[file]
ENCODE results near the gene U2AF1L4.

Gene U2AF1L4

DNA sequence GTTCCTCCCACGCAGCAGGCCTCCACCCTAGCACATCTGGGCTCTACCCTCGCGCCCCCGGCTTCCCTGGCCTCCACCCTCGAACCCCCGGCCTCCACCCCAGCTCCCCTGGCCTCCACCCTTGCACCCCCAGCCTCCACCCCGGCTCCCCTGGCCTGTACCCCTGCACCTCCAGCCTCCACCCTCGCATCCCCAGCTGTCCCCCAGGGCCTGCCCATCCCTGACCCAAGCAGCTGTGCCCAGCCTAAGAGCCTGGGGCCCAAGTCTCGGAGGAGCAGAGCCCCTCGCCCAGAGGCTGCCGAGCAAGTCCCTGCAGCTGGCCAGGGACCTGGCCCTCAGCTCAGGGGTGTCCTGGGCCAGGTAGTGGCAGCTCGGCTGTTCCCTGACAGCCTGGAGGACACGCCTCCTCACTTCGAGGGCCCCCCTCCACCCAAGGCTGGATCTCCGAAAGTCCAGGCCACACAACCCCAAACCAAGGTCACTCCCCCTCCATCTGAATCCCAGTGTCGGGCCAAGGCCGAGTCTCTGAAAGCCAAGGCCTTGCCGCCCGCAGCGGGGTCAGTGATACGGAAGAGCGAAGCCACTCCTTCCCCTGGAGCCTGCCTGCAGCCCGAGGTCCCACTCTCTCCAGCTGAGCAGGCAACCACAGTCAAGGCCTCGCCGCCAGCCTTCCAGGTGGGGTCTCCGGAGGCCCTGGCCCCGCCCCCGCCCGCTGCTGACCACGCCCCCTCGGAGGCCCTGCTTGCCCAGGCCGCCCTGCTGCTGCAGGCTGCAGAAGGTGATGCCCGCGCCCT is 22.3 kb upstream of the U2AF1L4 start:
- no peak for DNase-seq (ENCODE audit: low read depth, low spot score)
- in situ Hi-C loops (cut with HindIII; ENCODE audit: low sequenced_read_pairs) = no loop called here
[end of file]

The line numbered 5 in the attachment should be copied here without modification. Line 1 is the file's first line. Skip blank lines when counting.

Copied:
- in situ Hi-C loops (cut with HindIII; ENCODE audit: low sequenced_read_pairs) = no loop called here